How significant is homeschooling? Consider this, from Kevin D. Williamson at National Review Online:
“by the simple act of instructing their children at home, [homeschoolers] pose an intellectual, moral, and political challenge to the government-monopoly schools, which are one of our most fundamental institutions and one of our most dysfunctional.”
The article describes how homeschooling has evolved from its roots in the hippie counterculture to being an important part of conservative and evangelical life.
It also mentions, accidentally, one objection to school choice of all forms. Speaking of one scholar, the author says,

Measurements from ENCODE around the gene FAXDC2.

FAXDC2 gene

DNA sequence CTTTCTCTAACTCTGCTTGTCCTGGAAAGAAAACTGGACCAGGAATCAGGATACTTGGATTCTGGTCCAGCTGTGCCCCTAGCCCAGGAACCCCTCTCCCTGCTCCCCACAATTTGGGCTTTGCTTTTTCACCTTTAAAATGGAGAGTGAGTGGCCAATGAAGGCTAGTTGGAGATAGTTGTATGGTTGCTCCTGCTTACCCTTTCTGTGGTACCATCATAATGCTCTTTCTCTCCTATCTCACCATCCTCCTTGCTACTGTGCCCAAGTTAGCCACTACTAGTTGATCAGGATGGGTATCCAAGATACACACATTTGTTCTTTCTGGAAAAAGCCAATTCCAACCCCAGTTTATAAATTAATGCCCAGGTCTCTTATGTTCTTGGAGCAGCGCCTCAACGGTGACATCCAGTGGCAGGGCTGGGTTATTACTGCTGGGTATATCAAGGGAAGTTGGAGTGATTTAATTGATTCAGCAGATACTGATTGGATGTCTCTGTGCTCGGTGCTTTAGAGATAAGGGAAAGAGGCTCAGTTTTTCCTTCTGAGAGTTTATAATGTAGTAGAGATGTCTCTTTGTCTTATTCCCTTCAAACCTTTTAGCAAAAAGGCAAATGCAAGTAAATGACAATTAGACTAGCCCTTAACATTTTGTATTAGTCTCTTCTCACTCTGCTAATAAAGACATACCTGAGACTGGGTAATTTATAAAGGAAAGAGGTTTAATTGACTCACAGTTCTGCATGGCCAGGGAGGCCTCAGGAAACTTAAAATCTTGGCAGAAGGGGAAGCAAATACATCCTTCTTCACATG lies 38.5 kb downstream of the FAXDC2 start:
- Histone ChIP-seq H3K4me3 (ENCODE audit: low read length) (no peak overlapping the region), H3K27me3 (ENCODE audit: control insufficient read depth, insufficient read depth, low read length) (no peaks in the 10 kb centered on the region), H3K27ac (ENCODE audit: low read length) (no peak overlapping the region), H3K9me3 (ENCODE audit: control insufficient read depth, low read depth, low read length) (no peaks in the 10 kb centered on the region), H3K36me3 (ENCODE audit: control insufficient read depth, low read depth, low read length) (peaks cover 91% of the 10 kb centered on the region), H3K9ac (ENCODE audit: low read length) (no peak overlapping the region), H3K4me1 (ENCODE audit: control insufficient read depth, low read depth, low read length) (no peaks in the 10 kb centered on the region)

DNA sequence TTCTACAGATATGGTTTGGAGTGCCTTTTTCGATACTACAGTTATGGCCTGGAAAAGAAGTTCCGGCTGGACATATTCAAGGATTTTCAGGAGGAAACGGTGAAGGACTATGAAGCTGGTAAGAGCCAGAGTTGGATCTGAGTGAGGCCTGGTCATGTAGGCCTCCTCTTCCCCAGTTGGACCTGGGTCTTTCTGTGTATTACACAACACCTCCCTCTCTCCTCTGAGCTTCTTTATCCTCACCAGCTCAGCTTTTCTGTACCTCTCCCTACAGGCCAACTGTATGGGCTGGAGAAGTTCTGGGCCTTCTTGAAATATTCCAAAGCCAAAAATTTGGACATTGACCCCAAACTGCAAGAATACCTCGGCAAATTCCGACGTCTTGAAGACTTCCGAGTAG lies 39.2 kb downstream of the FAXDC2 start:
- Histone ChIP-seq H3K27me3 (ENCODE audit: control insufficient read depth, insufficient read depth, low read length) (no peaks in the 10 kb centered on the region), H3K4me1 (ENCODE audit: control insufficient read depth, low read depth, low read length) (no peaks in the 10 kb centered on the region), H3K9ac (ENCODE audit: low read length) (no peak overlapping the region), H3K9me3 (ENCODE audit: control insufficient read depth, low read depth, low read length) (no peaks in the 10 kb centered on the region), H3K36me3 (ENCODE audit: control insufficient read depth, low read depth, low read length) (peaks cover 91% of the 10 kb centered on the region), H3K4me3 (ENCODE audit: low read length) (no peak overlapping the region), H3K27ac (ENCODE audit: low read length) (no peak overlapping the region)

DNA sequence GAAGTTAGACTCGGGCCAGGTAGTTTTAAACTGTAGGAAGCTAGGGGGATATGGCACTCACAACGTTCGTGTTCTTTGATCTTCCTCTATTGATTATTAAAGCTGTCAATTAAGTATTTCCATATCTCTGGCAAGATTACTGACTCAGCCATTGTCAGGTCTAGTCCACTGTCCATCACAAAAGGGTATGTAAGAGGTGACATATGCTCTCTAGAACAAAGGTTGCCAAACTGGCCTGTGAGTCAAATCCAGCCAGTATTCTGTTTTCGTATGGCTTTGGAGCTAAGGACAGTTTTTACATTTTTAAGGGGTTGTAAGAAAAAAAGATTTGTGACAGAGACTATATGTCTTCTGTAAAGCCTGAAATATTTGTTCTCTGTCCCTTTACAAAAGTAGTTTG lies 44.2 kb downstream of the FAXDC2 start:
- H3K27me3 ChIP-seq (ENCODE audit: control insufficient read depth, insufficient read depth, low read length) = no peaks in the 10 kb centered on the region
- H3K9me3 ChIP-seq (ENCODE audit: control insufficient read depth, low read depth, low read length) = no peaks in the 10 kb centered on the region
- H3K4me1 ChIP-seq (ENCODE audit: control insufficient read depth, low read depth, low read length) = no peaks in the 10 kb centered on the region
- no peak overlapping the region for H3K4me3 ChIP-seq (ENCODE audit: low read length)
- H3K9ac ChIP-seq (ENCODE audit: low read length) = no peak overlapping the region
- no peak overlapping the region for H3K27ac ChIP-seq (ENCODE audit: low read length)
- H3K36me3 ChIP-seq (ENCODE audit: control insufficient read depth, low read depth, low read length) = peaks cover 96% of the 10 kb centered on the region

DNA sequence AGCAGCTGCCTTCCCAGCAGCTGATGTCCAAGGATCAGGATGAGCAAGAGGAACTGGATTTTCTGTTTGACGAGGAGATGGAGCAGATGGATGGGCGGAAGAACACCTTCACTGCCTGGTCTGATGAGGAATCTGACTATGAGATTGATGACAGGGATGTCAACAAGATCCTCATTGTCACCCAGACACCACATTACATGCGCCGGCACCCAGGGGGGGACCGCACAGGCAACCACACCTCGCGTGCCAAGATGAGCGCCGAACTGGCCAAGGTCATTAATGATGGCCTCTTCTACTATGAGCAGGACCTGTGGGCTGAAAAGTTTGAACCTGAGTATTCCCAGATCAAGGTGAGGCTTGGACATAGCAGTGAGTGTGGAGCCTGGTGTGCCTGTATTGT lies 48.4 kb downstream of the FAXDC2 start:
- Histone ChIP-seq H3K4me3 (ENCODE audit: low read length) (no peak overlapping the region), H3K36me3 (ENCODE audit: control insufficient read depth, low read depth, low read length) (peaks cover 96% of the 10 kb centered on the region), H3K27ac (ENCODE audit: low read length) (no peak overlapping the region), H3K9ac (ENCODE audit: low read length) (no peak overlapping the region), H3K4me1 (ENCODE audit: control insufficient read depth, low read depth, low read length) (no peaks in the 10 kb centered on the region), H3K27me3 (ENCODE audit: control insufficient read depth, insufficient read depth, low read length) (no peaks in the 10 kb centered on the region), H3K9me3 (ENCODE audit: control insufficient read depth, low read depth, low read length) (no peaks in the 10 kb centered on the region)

“She went on to argue that the children of high-achieving parents amount to public goods because of peer effects — poor students do better when mixed with better-off peers — meaning that ‘when college-educated parents pull their kids out of public schools, whether for private school or homeschooling, they make it harder for less-advantaged children to thrive.'”
You’ll read words to this effect not only in a conservative publication such as NRO, but in Education Week, the industry publication of K-12 education. To be sure, human are social creatures, and we do respond to those around us. But limiting a child’s educational options in the name of saving the system is morally offensive.